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McDavid, Draisaitl each score twice as Oilers dominate Golden Knights to even series

Leon Draisaitl continued his torrid playoff scoring pace and Connor McDavid scored twice for the Edmonton Oilers in a 5-1 win over the Golden Knights in Las Vegas on Saturday, tying their playoff streak at one each.

Edmonton’s five-goal lead midway through the game led to scrimmages and plenty of penalties the rest of the way as the Knights tried to play themselves into the game in other ways.

The best-of-seven Pacific Division will travel to Edmonton for Game 3 on Monday and Game 4 on Wednesday. Game 5 is Friday in Las Vegas.

Draisaitl scored twice for his NHL-leading 12th and 13th playoff goals of the season. McDavid’s two goals included a short one for Edmonton’s third goal. The Oilers captain also had an assist on a three-point night.

WATCH |: McDavid gives the Oilers a 3-0 lead with a goal.

McDavid’s sweet shorty leads Oilers to dominant Game 2 win

Edmonton leads Vegas 5-1 to even its second-round series 1-1. Oilers captain Connor McDavid scores twice, including a highlight-reel shorthanded goal in the opening period, to finish with three points.

The record for playoff goals in a season is 19, shared by Philadelphia Flyer Reggie Leach (1976) and Oiler Curry (1985). Draisaitl runs to that marker.

“He’s playing at a different level,” McDavid observed. “I’m not sure why anyone would be surprised at this point. He’s the best player in the world most nights. He has shown this on a regular basis.

“We are here for much more than scoring goals and scoring points. It’s not about that at all. That’s not what we do here. We’re just part of the game.”

Defenseman Evan Bouchard scored a power-play goal and assisted on two more for the Oilers, who scored twice on the man advantage in the first period en route to a 4-0 lead after 20 minutes.

Zach Hyman, who was an effective disruptor in the Vegas crease, had two assists, as did Ryan Nugent-Hopkins.

Oilers goaltender Stuart Skinner made 30 saves in the win, including a shutout stop on Chandler Stephenson midway through the second period.

Ivan Barbashev scored a third-period goal for the Knights, who closed out the series opener 6-4.

Vegas starter Laurent Brossoy was replaced with Adin Hill in the second period after Edmonton’s fifth goal with 26 shots. Hill deflected all four shots she faced in relief.

The Oilers continue to produce on the power play

Edmonton went 3-for-6 on the man advantage and held the Knights scoreless on three power play opportunities.

The Oilers were 14-for-25 in this year’s playoffs with a 56 percent success rate on the man advantage.

“When teams aren’t disciplined and run, that’s one of the ways we can make them pay,” Oilers head coach Jay Woodcroft said. “One of the roads.

“We were able to come in waves on their team. There was a reason they took the penalties because we were playing at a certain tempo.”

“We stayed true to each other when we had to”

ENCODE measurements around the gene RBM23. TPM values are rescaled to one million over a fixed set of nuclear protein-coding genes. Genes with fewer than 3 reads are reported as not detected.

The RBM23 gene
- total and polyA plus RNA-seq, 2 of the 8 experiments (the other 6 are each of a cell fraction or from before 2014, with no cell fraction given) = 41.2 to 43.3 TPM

With the game slipping away from them in the second period, the Knights aimed to send a message for Game 3.

Edmonton’s Evander Kane punched Knights winger Keegan Kolesar multiple times during a second-period fight that resulted in five minor penalties, two majors and a misconduct for Kane.

Kane and Kolesar tangled again with just over five minutes left in the third period when Kolesar fouled out.

“We get five noughts and we know they’re going to try to run and generate [havoc] and get involved in the game somehow,” Kane said. “I thought we did a great job responding there. Guys want to swing their sticks and hit guys in the head, I hope someone looks into it.

“We stuck up for each other when we had to. We are a team, I don’t think you can punish physically. We like to punish.”

Knights coach Bruce Cassidy initially wanted more fire out of his team.

“The most disappointing part of the game for me as a head coach,” Cassidy said. “You’re going to have nights that you’re going to get out of this team. They were more competitive. We kind of fell out of the team for lack of a better term. It’s disappointing. That should never happen to Vegas Golden. Knights.

“We weren’t hard to attack. The guys we attack need to understand that.

“If you’re going to beat a good offensively oriented team, the highest scoring team in the league, you’ve got to have good power. You can’t just hope you’re fending them off all night.”

“We’ll power play all night if that’s what they want.”

McDavid appeared to be checking his left ankle or foot after going down near the boards late in the first period.

The NHL’s leading scorer this season scored a power-play goal in the second period, but sent a sharp corner kick through the impossibly small gap of Brossoit’s right post.

“If they want to run and play that type of game, we’ll play on the power play all night if that’s what they want,” McDavid said. “We’re not going to sit back and take it either.”

Vegas unsuccessfully challenged Draisaitl’s second goal in the first period for goaltender interference.

The Knights killed the ensuing minor, but Edmonton’s power play had already done the damage. Drazeitl and Bouchard gave the Oilers a 2-0 lead seven minutes into the game.

McDavid knocked the puck away from Knights defenseman Shea Theodore near the blue line and took it to the Vegas net, where McDavid tucked it under Brossoit’s left court for his shorthanded goal at 11:11.

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